Discrepancies in Risk of Bias Judgments for Randomized Trials of Acupuncture Included in More Than 1 Cochrane Review

Yonggang Zhang,1,2 Linli Zheng,2 Youping Li,1,2 Mike Clarke,1,3 and Liang Du1,2


To assess consistency in risk of bias judgments for randomized trials of acupuncture included in more than 1 Cochrane Review.


We identified randomized trials of acupuncture that appeared in more than 1 Cochrane Review and retrieved all risk of bias judgments for these trials. We assessed the consistency of judgments (high risk of bias, low risk of bias, and uncertain) for the 5 domains in the Cochrane risk of bias tool: random sequence generation, allocation concealment, blinding, incomplete outcome data, and selective reporting. Reviews that did not report all 5 domains were included in the analyses of the domains they did report.


We identified 90 Cochrane Reviews that included at least 1 randomized trial of acupuncture, comprising a total of 1692 trials. After checking the reviews, 31 trials were identified in more than 1 review (in a total of 28 Cochrane Reviews). Thirty trials appeared in 2 reviews and 1trial appeared in 3 reviews. For all 31 trials, we found a total of 121 judgments for the 5 domains. Overall, 50% (60 of 121) of these judgments were different (Table

), with most of these differences being the categorization as uncertain in 1 review but high or low risk in another. Relatively good agreement was found for random sequence generation (68%) and incomplete outcome data (63%). Five of the 9 discrepant trials with incomplete outcome data had the most extreme inconsistency (ie, high risk of bias in 1 review but low risk of bias in the other review). Agreement was 52% for allocation concealment but only 27% for blinding and 36% for selective reporting.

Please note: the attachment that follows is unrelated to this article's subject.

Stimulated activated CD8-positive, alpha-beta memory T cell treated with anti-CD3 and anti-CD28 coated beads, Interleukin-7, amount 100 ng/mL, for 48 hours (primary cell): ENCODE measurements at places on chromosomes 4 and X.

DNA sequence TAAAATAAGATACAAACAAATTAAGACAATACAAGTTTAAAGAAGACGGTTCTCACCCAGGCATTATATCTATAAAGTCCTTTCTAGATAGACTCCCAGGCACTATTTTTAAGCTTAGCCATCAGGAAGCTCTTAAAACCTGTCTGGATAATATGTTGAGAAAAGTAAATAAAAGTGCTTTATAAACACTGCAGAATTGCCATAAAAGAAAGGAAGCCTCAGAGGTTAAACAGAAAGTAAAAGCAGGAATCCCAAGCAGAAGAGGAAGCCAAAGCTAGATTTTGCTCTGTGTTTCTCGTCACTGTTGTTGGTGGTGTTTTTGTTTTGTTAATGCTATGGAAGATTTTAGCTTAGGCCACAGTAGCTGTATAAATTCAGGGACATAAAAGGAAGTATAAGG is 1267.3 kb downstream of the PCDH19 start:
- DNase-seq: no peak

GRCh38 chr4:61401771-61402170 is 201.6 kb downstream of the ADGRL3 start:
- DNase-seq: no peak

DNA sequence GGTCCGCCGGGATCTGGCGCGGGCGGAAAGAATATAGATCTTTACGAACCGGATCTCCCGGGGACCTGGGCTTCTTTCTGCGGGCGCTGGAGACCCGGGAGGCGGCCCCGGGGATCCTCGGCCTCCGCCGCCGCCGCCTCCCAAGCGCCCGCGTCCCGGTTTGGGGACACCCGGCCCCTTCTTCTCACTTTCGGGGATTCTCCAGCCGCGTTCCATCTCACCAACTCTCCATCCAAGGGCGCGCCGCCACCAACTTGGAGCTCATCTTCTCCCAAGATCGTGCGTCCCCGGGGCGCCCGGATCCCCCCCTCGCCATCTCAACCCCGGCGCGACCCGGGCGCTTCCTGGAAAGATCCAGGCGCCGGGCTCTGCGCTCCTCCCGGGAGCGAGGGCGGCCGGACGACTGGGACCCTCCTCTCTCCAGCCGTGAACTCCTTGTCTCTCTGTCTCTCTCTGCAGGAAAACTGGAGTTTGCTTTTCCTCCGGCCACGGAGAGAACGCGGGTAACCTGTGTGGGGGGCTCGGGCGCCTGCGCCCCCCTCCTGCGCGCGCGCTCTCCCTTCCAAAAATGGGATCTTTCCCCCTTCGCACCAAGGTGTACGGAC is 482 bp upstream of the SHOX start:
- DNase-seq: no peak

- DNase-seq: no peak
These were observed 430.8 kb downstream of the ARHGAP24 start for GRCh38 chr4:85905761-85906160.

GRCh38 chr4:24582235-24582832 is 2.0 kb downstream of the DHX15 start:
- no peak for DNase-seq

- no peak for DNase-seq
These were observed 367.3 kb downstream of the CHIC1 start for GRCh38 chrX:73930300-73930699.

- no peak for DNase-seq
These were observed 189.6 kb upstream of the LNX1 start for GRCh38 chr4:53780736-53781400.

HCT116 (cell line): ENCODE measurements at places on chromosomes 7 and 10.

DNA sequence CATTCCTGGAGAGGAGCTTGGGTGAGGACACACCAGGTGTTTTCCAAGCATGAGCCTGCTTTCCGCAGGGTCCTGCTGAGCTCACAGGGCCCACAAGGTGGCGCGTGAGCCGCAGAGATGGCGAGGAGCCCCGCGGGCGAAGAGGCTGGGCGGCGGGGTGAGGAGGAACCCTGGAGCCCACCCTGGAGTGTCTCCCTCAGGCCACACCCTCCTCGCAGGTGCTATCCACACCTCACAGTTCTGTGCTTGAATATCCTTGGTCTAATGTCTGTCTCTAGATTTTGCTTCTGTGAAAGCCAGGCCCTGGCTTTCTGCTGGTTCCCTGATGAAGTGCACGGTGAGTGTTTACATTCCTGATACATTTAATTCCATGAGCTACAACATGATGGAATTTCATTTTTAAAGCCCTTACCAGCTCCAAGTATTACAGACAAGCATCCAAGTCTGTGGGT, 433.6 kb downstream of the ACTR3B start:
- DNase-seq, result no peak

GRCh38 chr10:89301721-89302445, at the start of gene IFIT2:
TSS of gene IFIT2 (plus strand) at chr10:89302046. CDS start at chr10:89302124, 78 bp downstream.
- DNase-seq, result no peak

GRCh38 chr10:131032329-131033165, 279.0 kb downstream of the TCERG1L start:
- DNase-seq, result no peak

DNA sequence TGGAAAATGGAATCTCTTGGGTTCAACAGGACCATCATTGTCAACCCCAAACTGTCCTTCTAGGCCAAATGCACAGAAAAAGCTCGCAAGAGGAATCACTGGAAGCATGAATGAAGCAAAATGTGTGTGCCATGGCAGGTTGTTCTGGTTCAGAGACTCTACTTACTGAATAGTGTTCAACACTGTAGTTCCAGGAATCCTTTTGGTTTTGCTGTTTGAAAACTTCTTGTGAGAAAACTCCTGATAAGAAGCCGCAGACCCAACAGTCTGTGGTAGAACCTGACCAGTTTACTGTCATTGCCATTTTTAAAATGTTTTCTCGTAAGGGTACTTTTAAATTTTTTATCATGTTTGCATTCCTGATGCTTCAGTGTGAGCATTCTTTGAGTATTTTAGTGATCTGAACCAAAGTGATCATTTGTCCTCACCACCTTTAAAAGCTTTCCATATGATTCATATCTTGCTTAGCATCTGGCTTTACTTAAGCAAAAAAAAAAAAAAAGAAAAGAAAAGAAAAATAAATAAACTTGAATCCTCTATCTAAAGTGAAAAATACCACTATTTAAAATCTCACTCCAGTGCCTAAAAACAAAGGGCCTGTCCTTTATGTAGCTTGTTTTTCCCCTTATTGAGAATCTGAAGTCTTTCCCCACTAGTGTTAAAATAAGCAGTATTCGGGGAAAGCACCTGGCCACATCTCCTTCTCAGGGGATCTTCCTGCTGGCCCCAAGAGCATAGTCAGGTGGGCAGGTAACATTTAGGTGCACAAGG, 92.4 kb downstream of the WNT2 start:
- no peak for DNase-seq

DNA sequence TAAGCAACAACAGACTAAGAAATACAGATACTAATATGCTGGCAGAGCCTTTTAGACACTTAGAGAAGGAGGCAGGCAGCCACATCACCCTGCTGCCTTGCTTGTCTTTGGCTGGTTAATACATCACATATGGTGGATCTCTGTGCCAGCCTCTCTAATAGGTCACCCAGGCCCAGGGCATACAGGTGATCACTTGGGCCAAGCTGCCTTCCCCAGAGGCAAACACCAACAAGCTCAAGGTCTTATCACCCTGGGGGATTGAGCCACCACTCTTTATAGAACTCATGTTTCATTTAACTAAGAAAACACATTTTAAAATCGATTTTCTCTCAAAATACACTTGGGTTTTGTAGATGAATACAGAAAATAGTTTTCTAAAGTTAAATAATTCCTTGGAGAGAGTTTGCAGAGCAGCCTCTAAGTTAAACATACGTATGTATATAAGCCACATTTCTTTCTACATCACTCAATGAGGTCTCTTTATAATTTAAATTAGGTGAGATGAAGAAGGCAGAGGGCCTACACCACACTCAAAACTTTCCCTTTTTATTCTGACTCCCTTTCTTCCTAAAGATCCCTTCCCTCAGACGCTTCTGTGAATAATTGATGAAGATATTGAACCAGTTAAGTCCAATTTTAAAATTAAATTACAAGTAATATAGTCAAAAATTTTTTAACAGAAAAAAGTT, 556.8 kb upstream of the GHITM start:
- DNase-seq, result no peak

Use of acupuncture as example of the assessment for bias in Cochrane trials may be a limitation of this study given the concerns about blinding in trials of acupuncture. However, this analysis shows that there are large discrepancies in risk of bias judgments between Cochrane Reviews that assessed the same acupuncture randomized trial, which may cast doubt on the much commoner situation, when a trial is assessed once only. Further work is needed to improve the application of the Cochrane risk of bias tool. The collation of judgements for all randomized trials in a central, standardized database of risk of bias may be helpful.

1Journal of Evidence-Based Medicine, m.clarke@qub.ac.uk; 2Chinese Cochrane Centre, West China Hospital of Sichuan University, Chengdu, China; 3Centre for Public Health, Queen’s University Belfast, Belfast, UK

Conflict of Interest Disclosures:

Dr Li is a member of the Peer Review Congress Advisory Board but was not involved in the review or decision of this abstract.


None reported.